Saturday, 2 June 2007

Book Review: A Concise Chinese-English Dictionary for Lovers (Guo Xiaolu)

It's high time I caught up on my book reviews (And I don't mean the ones on the blog), so seeing that it's a weekend, let's get on with the program shall we?

And no, I'm not reviewing an actual dictionary...

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Title: A Concise Chinese-English Dictionary for Lovers
Author: Guo Xiaolu (I refuse to write it as Xiaolu Guo because I know that's not how the name is properly pronounced...)

Synopsis (From Amazon.co.uk)
Z is a 23-year-old Chinese language student who has come to London to learn English. When the book begins she can barely ask for a cup of tea, but when language comes, so does love. As she gets to know British culture she also falls for an older English man who lives a resolutely bachelor life in Hackney. It's a million miles away from the small Chinese town she comes from, where her parents want nothing more for her than that she should follow them into the shoe business. Z learns about sex, humour, companionship and passion, but she also learns the painful truth that language is also a barrier and the more you know about it, the less you understand.


What I Liked:
  • The incredibly ingenius concept of writing the book like a Chinese learning English
    I loved the way the writing 'improved' as the book progressed.
  • I could relate to some of the things she went through
  • Simple and easy to read.
  • Quite funny too.
  • Some of the pet peeves Z had about the differences between East and West were very accurate too.

What I Didn't Like:
  • Might be a little confusing if you are not familiar with the way Chinese speak English.
  • It was a little irritating reading the (deliberate) grammar mistakes in the beginning. I thought I was reading PPS at times...
  • When you take away the novelty of the book's concept, the story really isn't much different from a normal fish out of water, coming of age book

Summary:

I liked this book mainly because I could relate to it. Not exactly in the whole learnign English part, but more the differences between English and Chinese language and the cultural part.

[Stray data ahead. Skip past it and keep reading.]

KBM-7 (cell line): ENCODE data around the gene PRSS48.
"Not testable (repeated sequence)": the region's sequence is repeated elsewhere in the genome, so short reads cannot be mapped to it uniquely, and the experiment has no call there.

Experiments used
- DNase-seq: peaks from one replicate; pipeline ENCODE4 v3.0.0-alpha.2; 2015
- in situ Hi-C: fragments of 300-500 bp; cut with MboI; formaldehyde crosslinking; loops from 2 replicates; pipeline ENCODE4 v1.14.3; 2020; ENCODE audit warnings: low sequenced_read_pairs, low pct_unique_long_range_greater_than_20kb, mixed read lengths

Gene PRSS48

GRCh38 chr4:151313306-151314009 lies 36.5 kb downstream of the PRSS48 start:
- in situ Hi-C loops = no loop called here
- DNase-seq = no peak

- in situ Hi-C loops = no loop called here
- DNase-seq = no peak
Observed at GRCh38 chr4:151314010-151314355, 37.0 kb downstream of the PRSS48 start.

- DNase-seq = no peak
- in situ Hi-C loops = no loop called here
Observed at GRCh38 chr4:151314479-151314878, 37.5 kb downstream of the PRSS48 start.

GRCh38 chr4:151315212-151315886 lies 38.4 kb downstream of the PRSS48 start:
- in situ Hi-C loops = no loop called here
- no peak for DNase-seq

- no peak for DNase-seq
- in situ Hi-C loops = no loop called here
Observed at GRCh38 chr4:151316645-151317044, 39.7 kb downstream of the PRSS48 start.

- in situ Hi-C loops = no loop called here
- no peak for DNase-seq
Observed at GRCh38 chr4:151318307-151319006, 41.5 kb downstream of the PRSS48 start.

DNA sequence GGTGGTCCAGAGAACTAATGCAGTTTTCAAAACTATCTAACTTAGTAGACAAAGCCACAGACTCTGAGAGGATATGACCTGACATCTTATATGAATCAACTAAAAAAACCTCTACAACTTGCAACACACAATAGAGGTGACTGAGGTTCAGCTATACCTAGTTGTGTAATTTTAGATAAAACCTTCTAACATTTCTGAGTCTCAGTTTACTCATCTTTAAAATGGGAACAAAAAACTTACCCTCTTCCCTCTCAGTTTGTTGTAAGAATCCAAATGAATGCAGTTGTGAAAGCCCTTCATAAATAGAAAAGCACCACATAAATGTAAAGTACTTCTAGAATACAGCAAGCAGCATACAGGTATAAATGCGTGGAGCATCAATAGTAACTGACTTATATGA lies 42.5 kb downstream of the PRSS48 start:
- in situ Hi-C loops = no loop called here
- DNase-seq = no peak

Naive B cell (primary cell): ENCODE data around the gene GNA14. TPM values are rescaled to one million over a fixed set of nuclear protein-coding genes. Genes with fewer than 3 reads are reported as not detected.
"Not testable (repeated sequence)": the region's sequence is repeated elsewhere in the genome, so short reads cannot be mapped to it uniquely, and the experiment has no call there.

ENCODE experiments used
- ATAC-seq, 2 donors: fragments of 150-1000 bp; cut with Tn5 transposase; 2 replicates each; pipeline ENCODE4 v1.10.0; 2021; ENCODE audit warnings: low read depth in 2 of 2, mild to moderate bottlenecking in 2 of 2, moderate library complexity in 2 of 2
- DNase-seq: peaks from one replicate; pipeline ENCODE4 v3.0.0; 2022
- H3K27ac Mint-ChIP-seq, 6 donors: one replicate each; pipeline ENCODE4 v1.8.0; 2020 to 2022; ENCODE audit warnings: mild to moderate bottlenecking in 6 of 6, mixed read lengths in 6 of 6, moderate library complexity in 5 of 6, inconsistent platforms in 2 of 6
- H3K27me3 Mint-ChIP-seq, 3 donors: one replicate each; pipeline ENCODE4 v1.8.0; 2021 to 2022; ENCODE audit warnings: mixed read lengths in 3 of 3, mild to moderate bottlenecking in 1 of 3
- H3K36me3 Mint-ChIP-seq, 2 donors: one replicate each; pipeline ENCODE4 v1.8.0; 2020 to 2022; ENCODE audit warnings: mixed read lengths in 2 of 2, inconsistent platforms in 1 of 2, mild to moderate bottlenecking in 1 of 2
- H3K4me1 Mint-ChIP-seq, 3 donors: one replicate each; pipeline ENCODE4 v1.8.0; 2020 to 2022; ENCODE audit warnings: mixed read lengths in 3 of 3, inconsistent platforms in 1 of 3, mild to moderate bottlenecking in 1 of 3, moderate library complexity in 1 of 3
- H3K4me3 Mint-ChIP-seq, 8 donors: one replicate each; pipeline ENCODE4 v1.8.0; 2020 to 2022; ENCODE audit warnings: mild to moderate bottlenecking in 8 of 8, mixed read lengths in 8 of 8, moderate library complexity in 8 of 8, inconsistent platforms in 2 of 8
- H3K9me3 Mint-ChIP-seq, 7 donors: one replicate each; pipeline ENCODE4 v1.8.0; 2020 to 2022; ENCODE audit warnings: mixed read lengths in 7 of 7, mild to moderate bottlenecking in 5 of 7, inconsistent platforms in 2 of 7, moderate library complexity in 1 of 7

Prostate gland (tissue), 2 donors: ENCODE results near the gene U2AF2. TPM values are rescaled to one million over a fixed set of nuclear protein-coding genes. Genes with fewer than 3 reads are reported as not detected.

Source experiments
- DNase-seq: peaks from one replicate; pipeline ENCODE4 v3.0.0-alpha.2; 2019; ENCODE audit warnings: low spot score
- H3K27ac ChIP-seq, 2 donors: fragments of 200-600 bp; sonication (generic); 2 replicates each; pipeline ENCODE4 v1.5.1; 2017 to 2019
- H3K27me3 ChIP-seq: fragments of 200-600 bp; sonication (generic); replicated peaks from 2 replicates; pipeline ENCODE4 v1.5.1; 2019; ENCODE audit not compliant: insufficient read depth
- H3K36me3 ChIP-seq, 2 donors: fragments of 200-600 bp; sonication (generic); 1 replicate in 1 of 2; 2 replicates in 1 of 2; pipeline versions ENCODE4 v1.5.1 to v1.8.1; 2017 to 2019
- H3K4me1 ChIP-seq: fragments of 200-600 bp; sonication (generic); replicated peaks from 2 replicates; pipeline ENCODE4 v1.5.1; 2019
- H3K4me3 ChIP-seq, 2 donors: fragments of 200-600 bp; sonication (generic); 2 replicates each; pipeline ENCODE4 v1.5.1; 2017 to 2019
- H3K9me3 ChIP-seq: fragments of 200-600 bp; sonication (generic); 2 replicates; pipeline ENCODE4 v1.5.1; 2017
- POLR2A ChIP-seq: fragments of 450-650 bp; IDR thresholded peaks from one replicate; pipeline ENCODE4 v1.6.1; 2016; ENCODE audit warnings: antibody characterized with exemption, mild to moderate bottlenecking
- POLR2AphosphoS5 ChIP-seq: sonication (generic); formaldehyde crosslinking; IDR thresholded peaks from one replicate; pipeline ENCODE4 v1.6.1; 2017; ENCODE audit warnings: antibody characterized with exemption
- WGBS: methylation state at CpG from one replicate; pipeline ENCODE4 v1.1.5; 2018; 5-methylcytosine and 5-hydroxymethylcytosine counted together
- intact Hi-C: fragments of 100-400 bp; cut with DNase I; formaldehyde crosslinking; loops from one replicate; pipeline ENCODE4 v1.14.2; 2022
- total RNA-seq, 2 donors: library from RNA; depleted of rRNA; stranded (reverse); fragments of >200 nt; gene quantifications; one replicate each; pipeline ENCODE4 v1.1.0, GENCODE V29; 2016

I've always been a fan of cultural differences and I've felt that cultural differences are what make this world fun. It would be one hell of a boring world if everyone were the same, dont' you think?

Anyway, the novelty of a Chinese writing an English book in the way a Chinese learns English is such a brilliant concept that I wonder why no one ever thought about it before (maybe no Chinese writer was ever good enough to write in English? Cannot be right?). It made for good comedy, and also a good vessel for hitting out at people who stereotype Chinese (or Asians, for that matter) into one group, and for pointing out how the Asians struggle to adapt to Western culture.

The best parts of book were her litle observations about the differences in culture, and why Chinese say one thing it means this, but English say that it means nother thing. Very astute observations, I thought.

Of course, once that novelty wears off somewhat in the end (when her English gets better, especially), then the book starts to be slightly less interesting, as it now comes to the comign of age of Z, and not so much her struggle to adapt anymore.

To tell the truth, I really liked the Chinese chapters (in which Guo writes in Chinese and then the translations appear on the next page. When I read the translations, I felt as though the meaning was less meaningful than the bit in Chinese, which actually made me curious about reading her stuff in Chinese (if there was a Chinese version).

This really is an interesting book, where the process of reading it turned out to be a lot more fun than actually trying to understand the story.

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